Lucky In The Park – Dave Schumacher
Inspired by an encounter with legendary saxophonist Lucky Thompson, this song brings some Lucky-esque melodic and harmonic sophistication to an Afro-Cuban setting.
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- Recording: Dave Schumacher - Every Corner
- Recorded on: January, 1996
- Label: Amosaya (AM 2525)
- Concert Key: C minor
- Style: Latin (Mambo)
- Trumpet - Angel Fernandez
- Bari Sax - Dave Schumacher
- Piano - Mike LeDonne
- Bass - Ben Wolfe
- Percussion - Sam Turner, Daniel Sadownick, Jimmy Delgado
As Dave's title suggests, there is certainly a bit of Lucky Thompson influence in this song, though in several aspects it also suggests early Wayne Shorter. It's a 44-measure form (12-measure A and C sections, 8-measure bridge), with a salsa groove throughout. The A section alternates four measures of angular melody with eight measures of melodically static vamping in C minor. The bridge develops the same angular melodic material in a different direction, centered around D major. All of the longer notes in the melody are the sevenths or upper extensions of the chords, giving the song a notably Thompson-esque (or Shorter-esque) depth. The first A section has stop-time figures on the first four measures; these measures in the second A section have a 2-feel.
There are several possible solo forms; three are used on the recording. Schumacher solos on an eight-measure vamp alternating four measures of Fm7 and four measures of E♭m7. This is followed by a piano solo on the form of the head, and a conga solo on an all-F minor vamp. On this recording there is also an F minor vamp intro, while the coda vamps in C minor.
At this point Lucky had been off the scene for years, since way before I was even aware of his greatness as a saxophonist, composer and arranger. Needless to say I was extremely thrilled at the prospect of meeting this great man. Mr. Adams then pointed to a tree off in the distance where I saw Lucky Thompson with a couple of large trash bags in tow (his belongings?). We had heard that he was at times homeless or living in a car but it was still a bit shocking to see one of the legends of this music standing there in that state. Nevertheless, Teddy brought Lucky over to the group of us and we all introduced ourselves briefly and shook his hand. He went on to tell us some anecdotes of his time in the Lionel Hampton Band. I recall that he said he was 18 years old when he played with Gates.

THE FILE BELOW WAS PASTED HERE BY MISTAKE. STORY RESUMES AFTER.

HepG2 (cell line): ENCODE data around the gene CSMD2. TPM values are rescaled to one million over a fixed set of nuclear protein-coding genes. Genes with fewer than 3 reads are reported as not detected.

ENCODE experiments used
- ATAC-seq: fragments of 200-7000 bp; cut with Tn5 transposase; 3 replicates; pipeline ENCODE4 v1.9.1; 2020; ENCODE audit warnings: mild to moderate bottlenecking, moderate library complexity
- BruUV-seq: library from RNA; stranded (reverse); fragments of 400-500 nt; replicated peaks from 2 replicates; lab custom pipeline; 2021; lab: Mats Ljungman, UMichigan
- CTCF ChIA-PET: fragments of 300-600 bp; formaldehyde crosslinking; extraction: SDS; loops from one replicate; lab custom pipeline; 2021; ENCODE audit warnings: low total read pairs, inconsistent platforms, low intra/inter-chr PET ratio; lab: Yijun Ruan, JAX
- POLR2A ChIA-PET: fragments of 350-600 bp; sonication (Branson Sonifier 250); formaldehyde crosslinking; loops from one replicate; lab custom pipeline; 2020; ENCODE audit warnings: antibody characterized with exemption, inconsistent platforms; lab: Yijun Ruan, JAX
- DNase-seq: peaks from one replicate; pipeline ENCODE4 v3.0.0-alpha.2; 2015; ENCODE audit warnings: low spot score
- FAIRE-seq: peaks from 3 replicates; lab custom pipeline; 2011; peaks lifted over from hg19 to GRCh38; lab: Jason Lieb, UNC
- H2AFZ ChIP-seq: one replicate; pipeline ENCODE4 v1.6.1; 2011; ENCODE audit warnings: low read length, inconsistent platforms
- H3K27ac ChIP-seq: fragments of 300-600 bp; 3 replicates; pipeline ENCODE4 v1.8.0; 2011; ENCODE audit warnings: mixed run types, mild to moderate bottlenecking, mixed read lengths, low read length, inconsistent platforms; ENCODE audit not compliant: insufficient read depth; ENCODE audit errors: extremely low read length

Hamp was known to hold ending notes of pieces for an extremely long time and Lucky told us that when he first joined the band he was trying to hold the notes out to the end without a breath, to the point of passing out. He was very amusing to some of the older "veterans" in the band who were laughing at his tales. Anyways, after listening to a few stories from Lucky, someone brought Hamp over to see him. Hamp seemed very surprised, too, to meet Lucky in the park!
This song was written some months later as a tribute to the memory of an encounter with one of the greatest jazz musicians that I have had the privilege of meeting.
born on March 24, 1960
As a freelance baritone saxophonist, Chicago native Dave Schumacher has been active on the New York scene for more than the 30 years. From 1983 to 1987 he toured the Americas and Europe Lionel Hampton's Orchestra. He again toured with Hamp in 1988 and 1989. A highlight in Dave's career was traveling with the Art Blakey Big Band to Japan in 1987 to perform at the Mt. Fuji Jazz Festival. Read more...